Traces of Yiddish recurrently manifest themselves in contemporary Jewish literature written in other languages. Representation of Yiddish discourse in recent years has drawn on two significant facets of the language and its history: the tragic fate of Europe's Yiddish-speaking community in the Holocaust and the multilingual composition of Yiddish as a fusion language that crosses lexicons and alphabets. By invoking or embedding Yiddish in non-Yiddish writing, whether in its original Hebrew letters or in transliteration, authors emphasize the characters' and the reader's encounter with the foreign, in the fictive world and in the text, respectively. The fusion of Hebrew and German in Yiddish makes possible multilingual writing where the crossing of alphabets and lexicons becomes an analogue to the crossing of boundaries in historical, linguistic, ontological, and ethical terms. In post-Holocaust contemporary writing, Yiddish as incorporated into non-Yiddish writing is at times represented as a language of limits, untranslatability, and loss. Two recent works of literature provide case studies for the way in which Yiddish, as voice and as alphabetic image, is represented in English and in French: Daniel Mendelsohn's The Lost: The Search for Six of Six Million and Gilles Rozier's The Mercy Room.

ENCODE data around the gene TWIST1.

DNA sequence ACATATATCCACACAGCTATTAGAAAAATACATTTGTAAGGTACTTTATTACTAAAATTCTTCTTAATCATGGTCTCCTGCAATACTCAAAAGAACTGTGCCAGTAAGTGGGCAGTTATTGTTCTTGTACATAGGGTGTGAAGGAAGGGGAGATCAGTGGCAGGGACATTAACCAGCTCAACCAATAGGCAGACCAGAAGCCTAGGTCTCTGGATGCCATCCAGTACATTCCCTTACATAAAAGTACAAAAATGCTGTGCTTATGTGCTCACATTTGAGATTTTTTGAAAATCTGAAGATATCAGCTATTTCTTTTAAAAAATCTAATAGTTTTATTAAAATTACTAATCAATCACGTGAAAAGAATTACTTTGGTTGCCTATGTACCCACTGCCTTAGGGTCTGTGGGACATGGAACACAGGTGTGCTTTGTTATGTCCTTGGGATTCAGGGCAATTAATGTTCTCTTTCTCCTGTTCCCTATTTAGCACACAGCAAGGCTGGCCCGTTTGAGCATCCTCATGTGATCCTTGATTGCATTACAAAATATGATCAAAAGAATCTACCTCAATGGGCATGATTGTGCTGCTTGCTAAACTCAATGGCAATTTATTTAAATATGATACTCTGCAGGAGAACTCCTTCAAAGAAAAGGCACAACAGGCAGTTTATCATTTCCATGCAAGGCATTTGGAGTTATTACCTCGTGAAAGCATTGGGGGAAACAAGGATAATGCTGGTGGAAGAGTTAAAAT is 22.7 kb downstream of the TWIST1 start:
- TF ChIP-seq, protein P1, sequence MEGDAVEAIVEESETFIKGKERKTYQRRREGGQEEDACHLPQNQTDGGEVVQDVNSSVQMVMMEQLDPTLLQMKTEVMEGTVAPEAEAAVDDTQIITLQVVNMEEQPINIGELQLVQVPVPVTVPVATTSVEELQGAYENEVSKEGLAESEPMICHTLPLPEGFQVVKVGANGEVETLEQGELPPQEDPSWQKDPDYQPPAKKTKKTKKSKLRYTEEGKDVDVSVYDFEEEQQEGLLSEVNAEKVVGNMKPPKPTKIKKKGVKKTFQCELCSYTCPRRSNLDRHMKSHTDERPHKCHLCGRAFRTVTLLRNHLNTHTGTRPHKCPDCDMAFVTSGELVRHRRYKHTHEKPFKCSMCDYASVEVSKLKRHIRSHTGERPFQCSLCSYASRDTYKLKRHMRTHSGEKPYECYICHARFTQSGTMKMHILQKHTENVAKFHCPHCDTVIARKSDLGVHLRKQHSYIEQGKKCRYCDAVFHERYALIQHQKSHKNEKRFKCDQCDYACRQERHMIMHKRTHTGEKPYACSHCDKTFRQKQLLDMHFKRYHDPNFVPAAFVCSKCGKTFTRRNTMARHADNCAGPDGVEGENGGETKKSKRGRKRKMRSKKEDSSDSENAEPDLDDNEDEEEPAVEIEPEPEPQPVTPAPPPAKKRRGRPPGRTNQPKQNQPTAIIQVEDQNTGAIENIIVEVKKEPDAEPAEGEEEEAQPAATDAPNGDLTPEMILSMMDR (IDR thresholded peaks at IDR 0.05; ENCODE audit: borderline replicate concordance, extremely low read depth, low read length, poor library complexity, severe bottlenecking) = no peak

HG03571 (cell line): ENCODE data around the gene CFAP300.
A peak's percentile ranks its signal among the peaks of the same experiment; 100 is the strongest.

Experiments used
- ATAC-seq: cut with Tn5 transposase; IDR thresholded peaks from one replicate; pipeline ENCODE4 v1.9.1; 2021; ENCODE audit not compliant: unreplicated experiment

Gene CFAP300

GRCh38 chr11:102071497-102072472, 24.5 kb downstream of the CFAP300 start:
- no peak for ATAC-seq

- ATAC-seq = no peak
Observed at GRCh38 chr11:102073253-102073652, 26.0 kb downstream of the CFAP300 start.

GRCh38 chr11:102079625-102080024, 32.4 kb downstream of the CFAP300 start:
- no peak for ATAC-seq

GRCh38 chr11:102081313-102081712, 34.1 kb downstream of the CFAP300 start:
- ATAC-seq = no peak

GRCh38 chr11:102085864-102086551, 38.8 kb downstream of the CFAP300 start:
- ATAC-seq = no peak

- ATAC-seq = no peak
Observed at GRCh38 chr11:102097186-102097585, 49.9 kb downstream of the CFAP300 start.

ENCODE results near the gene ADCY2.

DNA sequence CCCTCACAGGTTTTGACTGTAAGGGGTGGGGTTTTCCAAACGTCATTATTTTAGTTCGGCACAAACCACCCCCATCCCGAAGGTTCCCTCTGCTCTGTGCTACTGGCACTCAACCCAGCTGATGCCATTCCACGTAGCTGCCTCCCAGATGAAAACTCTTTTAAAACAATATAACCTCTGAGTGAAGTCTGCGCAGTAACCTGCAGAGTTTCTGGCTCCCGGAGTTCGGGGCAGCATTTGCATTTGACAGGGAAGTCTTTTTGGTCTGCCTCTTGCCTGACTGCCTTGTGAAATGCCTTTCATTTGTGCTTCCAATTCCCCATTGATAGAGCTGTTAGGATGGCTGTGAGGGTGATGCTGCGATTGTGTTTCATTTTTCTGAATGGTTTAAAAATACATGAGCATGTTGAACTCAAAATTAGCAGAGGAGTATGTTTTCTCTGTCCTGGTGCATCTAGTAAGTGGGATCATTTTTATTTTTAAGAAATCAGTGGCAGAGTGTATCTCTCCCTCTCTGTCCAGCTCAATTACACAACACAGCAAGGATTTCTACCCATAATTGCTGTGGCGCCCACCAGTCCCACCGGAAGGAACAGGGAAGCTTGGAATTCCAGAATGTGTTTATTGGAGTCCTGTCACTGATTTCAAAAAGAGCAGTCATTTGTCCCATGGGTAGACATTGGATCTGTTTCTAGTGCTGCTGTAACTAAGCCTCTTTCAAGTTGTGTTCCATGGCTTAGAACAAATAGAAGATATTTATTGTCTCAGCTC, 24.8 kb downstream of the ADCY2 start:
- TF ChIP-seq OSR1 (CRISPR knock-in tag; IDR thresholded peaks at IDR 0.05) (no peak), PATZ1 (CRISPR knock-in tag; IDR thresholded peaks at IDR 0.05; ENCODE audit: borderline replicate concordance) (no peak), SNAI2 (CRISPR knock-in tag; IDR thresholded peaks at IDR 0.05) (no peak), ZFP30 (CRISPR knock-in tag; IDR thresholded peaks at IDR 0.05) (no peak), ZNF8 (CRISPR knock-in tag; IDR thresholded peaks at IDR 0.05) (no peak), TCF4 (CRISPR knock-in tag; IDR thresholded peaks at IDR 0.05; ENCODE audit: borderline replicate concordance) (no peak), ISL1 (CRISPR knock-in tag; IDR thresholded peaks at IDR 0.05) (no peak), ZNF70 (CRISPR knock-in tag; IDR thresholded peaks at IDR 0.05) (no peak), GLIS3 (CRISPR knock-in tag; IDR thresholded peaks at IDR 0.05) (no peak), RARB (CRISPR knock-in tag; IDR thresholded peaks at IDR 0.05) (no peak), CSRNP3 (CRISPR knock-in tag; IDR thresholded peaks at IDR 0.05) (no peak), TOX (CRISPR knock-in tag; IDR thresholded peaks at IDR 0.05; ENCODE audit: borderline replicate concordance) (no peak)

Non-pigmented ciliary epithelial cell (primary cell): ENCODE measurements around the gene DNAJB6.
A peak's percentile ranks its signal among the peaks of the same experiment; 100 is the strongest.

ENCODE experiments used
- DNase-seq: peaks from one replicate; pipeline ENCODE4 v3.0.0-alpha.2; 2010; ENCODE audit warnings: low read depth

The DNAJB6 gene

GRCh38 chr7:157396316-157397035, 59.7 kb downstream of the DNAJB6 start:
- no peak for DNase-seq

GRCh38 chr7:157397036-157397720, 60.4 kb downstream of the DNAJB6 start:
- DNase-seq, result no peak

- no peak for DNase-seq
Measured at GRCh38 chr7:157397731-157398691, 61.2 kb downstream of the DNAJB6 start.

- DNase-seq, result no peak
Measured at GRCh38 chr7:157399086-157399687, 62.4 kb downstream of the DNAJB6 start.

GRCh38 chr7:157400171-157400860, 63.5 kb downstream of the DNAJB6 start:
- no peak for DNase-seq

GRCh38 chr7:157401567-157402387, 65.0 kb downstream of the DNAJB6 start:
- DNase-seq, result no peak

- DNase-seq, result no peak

The text of this article is only available as a PDF.
You do not currently have access to this content.